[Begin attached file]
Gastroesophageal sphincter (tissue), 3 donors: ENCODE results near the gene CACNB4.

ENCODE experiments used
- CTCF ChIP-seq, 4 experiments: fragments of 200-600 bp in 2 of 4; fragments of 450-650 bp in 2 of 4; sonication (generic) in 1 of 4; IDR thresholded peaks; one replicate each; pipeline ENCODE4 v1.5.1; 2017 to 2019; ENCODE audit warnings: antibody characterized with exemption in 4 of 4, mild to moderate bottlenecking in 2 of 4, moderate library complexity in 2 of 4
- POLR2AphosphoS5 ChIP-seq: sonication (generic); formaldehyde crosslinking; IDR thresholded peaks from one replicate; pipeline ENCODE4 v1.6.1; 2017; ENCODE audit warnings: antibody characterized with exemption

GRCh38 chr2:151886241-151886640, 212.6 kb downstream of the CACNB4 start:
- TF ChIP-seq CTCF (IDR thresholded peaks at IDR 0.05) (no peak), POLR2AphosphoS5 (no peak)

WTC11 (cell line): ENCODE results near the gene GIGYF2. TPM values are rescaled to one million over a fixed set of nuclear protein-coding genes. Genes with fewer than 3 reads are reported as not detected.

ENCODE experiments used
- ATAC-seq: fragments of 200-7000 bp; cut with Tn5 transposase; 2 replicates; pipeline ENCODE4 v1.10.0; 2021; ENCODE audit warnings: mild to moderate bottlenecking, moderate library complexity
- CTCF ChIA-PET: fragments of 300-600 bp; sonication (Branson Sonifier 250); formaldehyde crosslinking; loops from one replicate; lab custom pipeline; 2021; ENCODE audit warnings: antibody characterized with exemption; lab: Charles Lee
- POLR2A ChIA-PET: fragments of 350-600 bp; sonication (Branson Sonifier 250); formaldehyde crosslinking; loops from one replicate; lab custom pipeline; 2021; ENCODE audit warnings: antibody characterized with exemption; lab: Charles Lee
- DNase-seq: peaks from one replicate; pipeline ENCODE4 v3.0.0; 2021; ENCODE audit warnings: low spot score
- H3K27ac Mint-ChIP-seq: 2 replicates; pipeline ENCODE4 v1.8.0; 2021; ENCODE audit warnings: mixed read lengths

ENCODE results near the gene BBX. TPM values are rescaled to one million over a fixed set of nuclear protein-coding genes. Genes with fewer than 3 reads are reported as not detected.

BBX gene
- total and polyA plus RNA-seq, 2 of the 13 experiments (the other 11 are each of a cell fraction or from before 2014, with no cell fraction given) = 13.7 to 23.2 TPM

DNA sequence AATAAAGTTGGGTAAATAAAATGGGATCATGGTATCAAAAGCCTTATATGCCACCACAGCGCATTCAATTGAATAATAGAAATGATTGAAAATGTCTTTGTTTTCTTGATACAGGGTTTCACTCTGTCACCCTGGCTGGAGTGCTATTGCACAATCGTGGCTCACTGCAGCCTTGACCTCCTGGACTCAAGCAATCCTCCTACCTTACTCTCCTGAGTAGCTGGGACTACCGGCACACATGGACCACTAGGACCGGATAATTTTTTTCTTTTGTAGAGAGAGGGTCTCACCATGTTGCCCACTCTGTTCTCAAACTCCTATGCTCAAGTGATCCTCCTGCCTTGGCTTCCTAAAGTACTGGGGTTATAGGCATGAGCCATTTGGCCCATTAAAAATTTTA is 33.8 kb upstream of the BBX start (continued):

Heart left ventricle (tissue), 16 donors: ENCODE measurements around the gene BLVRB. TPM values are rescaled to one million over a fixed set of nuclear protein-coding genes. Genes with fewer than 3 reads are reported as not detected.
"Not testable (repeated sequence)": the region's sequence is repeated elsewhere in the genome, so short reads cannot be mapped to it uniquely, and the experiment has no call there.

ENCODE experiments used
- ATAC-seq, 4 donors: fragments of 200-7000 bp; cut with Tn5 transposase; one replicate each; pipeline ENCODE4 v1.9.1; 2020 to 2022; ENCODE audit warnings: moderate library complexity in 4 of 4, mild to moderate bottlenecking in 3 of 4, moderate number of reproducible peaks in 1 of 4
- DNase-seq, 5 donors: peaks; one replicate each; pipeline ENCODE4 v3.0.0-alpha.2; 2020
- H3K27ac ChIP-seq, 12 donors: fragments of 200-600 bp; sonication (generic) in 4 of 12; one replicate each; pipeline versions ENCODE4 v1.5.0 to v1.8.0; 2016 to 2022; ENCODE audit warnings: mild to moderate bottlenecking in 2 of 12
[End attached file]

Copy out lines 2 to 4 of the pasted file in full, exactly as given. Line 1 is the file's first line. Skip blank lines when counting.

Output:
ENCODE experiments used
- CTCF ChIP-seq, 4 experiments: fragments of 200-600 bp in 2 of 4; fragments of 450-650 bp in 2 of 4; sonication (generic) in 1 of 4; IDR thresholded peaks; one replicate each; pipeline ENCODE4 v1.5.1; 2017 to 2019; ENCODE audit warnings: antibody characterized with exemption in 4 of 4, mild to moderate bottlenecking in 2 of 4, moderate library complexity in 2 of 4
- POLR2AphosphoS5 ChIP-seq: sonication (generic); formaldehyde crosslinking; IDR thresholded peaks from one replicate; pipeline ENCODE4 v1.6.1; 2017; ENCODE audit warnings: antibody characterized with exemption